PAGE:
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Late-night comedians somber in wake of Boston Marathon tragedy

Conan O'Brein 660 Reuters.JPG

Conan O'Brien accepts the award for favorite talk show host at the 2011 People's Choice Awards in Los Angeles January 5, 2011.Reuters

Conan O’Brien began his show on a very serious note last night, and as he spoke to his audience about the events of the day in Boston, he seemed shaken by the news.

Just before 3 p.m. on Monday, two bombs went off near the finish line of the famed Boston Marathon, killing three and injuring more than 140 people.

O'Brien put his usual jokes aside, almost entirely, to reflect on the emotional day. 

“Boston is my hometown – it’s where I grew up, and it’s where my family lives.  So I just wanted to take a moment to say that – like everyone here – my thoughts and prayers are with the people of Boston and everyone who has been affected by this senseless act,” he said. “That said — it is our job to do a show. We’re going to try and entertain you the best we can. Which, given our track record, gives you people a 20% chance of having a good time tonight.”

Similarly, a serious Craig Ferguson spoke during his show about his special connection to Boston, explaining that he often celebrates the Fourth of July in the historic city.

“My first stand up special in America, I shot it in Boston. I like that town,” he recalled. “I’m appalled by this thing and when I watch it on these streets that I know, it’s horrifying.”

Ferguson admitted he was going to have a hard time hosting his comedy show and told viewers the night’s episode would be “a little bit different” than usual.

“People say to me ‘Craig, your job is to make people laugh at the end of the day.’ And I think, yes, that’s true, but I’ve never professed to be any damn good at that. And, the thing is, people want their mind taken off it. And I think, well ok, if you want your mind taken off it, you know, watch a cartoon or a video or something. I understand it, it’s perfectly acceptable. I don’t think it’s a terrible thing to not want to think about it, but I can’t not think about it.”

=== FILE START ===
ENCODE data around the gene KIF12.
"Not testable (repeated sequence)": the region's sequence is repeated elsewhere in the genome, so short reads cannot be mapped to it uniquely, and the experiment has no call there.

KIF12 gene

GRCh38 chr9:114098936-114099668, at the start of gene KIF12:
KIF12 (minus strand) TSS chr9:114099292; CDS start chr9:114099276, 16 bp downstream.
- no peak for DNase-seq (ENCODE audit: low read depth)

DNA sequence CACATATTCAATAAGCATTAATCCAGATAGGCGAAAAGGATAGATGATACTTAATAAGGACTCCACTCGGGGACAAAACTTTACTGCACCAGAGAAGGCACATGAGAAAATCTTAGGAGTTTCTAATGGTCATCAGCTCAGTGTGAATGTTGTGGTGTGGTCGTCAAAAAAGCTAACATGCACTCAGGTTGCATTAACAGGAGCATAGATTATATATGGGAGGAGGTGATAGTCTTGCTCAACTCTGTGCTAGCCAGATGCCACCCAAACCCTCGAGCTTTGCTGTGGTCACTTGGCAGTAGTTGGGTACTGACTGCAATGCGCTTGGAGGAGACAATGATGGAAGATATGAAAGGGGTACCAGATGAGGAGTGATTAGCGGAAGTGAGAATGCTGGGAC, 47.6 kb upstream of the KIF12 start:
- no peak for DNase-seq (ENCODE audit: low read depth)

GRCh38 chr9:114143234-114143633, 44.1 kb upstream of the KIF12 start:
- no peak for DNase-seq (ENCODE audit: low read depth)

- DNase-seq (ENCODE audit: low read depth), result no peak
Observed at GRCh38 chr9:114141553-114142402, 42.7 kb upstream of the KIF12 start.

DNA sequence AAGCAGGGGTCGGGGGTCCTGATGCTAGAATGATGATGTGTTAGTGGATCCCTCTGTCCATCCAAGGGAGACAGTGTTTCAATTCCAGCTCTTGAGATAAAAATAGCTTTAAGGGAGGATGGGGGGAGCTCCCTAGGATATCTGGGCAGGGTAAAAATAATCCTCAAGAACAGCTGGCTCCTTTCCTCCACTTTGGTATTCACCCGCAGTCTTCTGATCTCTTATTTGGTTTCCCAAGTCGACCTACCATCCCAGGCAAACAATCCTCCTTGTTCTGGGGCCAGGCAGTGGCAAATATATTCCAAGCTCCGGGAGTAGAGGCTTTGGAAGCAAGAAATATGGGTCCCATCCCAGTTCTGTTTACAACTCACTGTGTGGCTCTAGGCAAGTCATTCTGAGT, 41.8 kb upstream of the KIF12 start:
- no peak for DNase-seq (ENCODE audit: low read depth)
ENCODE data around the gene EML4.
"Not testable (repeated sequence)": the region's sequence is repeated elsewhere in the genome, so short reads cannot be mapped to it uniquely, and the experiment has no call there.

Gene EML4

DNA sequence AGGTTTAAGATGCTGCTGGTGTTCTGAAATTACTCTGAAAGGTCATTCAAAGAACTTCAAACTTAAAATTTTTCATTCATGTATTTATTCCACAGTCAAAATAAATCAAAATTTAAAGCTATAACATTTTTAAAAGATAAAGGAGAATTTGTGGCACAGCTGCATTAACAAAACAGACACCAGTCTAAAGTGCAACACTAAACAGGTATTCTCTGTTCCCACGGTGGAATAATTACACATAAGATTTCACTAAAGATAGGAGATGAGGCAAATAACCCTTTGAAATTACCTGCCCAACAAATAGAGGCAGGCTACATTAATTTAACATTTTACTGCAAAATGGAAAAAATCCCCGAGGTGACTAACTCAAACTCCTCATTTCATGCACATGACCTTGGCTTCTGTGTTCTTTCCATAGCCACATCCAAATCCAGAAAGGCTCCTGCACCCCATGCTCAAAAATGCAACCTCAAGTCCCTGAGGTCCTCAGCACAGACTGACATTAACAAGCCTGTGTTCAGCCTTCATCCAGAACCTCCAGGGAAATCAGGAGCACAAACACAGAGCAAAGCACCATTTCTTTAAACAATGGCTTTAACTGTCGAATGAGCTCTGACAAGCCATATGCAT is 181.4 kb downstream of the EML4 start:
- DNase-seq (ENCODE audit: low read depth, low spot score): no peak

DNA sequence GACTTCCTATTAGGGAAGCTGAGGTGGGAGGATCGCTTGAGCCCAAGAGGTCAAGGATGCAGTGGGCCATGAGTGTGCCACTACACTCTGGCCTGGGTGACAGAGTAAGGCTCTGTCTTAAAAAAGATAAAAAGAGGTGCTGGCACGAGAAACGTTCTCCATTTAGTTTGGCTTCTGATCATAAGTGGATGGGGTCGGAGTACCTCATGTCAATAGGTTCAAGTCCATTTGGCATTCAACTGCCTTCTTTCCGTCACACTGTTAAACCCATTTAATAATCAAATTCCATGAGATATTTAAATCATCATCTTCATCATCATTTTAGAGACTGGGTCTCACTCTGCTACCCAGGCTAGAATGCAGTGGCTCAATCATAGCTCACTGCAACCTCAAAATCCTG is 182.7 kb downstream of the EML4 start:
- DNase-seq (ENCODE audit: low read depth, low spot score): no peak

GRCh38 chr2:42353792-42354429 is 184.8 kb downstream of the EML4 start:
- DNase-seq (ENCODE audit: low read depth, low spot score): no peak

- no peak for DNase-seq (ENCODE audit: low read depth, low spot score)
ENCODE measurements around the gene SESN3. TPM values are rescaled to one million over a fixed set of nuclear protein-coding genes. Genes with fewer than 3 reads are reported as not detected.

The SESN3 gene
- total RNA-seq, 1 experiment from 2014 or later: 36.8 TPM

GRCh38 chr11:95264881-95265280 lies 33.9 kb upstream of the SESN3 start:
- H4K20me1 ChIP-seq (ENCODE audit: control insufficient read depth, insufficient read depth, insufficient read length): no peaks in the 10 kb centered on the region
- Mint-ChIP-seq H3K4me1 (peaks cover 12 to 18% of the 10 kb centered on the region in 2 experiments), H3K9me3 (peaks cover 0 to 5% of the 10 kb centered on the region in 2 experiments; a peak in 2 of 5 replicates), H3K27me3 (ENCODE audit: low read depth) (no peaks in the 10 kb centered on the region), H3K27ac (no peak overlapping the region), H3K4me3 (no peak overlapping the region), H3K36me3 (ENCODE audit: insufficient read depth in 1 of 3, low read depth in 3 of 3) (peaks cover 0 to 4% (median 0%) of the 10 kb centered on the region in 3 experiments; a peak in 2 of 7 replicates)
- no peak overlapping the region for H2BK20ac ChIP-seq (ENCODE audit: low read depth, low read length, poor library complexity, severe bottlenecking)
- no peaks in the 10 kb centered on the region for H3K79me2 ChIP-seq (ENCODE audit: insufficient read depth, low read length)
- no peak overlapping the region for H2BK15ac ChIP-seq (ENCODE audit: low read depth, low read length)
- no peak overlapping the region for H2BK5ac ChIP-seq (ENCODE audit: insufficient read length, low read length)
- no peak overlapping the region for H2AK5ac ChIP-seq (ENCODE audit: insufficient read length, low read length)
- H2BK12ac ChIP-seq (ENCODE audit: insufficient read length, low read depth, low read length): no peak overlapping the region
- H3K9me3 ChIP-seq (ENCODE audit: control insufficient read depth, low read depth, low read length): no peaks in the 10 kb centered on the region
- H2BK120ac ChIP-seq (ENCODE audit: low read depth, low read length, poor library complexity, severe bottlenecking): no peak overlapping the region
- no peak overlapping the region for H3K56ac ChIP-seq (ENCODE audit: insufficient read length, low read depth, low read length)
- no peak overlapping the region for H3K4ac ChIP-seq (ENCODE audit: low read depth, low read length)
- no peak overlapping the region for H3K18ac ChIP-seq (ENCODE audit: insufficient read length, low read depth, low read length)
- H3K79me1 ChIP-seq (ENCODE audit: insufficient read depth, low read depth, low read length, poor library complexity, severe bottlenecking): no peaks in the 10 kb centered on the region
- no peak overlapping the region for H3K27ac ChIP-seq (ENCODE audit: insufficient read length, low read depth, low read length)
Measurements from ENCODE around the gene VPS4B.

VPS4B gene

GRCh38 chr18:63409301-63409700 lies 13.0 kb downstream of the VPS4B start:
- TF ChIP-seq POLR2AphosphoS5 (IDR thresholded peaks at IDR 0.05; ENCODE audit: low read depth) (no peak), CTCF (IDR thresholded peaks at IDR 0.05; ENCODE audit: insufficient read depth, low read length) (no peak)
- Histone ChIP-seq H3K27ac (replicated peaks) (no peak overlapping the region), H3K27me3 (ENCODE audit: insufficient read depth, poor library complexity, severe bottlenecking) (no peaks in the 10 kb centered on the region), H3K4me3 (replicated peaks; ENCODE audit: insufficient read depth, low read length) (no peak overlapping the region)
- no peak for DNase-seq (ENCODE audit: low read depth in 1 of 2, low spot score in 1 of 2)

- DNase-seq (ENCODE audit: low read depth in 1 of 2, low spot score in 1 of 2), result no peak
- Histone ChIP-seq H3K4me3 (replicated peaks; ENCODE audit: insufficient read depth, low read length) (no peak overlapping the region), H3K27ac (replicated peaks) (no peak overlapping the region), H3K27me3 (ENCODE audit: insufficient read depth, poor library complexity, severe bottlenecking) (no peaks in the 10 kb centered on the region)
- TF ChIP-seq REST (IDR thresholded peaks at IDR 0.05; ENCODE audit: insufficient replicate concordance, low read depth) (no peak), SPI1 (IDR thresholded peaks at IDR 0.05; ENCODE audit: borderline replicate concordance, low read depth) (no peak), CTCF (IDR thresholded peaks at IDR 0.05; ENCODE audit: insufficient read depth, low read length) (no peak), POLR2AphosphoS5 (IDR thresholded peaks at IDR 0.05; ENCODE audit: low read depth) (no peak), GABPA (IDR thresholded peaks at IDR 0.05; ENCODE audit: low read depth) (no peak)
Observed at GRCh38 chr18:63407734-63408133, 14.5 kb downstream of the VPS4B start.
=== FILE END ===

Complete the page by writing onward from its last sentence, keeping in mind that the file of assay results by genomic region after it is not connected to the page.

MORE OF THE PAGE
Jimmy Kimmel kept his opening remarks about the tragedy brief, seeming despondent as he spoke about the day.

“Well – it was a terrible day. Very bad things happened today for no good reason – and our thoughts are with the people of Boston and everyone who is suffering as a result of the bombings at the marathon. It’s a disgusting thing. I don’t understand it. But my job is to make you laugh and so I will try to do that. And – I will probably fail. I’m failing already.”

The shows of comedians David Letterman, Jay Leno and Jimmy Fallon were all airing reruns on Monday, perhaps providing more of the comic relief that those tuning in to late-night TV were hoping for after the day’s tragic events.

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